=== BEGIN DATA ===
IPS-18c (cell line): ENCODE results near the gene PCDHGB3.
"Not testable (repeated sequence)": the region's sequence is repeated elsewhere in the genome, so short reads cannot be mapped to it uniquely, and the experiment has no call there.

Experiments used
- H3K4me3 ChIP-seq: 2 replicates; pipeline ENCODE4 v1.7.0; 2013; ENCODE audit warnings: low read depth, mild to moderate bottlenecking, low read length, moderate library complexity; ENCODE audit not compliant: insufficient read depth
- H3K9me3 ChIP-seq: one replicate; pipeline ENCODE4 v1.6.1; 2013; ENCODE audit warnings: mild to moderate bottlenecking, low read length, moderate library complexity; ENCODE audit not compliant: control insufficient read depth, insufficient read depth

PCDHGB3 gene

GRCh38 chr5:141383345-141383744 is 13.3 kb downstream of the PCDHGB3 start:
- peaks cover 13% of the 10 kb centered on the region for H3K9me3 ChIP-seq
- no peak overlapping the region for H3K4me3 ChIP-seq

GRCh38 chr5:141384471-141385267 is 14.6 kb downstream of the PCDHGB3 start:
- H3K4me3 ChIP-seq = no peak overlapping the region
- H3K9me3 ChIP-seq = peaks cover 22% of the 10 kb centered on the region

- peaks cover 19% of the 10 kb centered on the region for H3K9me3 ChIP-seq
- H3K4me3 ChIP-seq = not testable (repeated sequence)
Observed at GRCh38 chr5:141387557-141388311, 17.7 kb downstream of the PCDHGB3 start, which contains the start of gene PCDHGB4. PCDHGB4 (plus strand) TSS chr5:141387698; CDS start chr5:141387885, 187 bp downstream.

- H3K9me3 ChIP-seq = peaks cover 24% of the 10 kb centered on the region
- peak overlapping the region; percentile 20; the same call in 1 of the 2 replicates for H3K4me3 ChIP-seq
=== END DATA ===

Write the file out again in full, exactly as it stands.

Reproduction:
IPS-18c (cell line): ENCODE results near the gene PCDHGB3.
"Not testable (repeated sequence)": the region's sequence is repeated elsewhere in the genome, so short reads cannot be mapped to it uniquely, and the experiment has no call there.

Experiments used
- H3K4me3 ChIP-seq: 2 replicates; pipeline ENCODE4 v1.7.0; 2013; ENCODE audit warnings: low read depth, mild to moderate bottlenecking, low read length, moderate library complexity; ENCODE audit not compliant: insufficient read depth
- H3K9me3 ChIP-seq: one replicate; pipeline ENCODE4 v1.6.1; 2013; ENCODE audit warnings: mild to moderate bottlenecking, low read length, moderate library complexity; ENCODE audit not compliant: control insufficient read depth, insufficient read depth

PCDHGB3 gene

GRCh38 chr5:141383345-141383744 is 13.3 kb downstream of the PCDHGB3 start:
- peaks cover 13% of the 10 kb centered on the region for H3K9me3 ChIP-seq
- no peak overlapping the region for H3K4me3 ChIP-seq

GRCh38 chr5:141384471-141385267 is 14.6 kb downstream of the PCDHGB3 start:
- H3K4me3 ChIP-seq = no peak overlapping the region
- H3K9me3 ChIP-seq = peaks cover 22% of the 10 kb centered on the region

- peaks cover 19% of the 10 kb centered on the region for H3K9me3 ChIP-seq
- H3K4me3 ChIP-seq = not testable (repeated sequence)
Observed at GRCh38 chr5:141387557-141388311, 17.7 kb downstream of the PCDHGB3 start, which contains the start of gene PCDHGB4. PCDHGB4 (plus strand) TSS chr5:141387698; CDS start chr5:141387885, 187 bp downstream.

- H3K9me3 ChIP-seq = peaks cover 24% of the 10 kb centered on the region
- peak overlapping the region; percentile 20; the same call in 1 of the 2 replicates for H3K4me3 ChIP-seq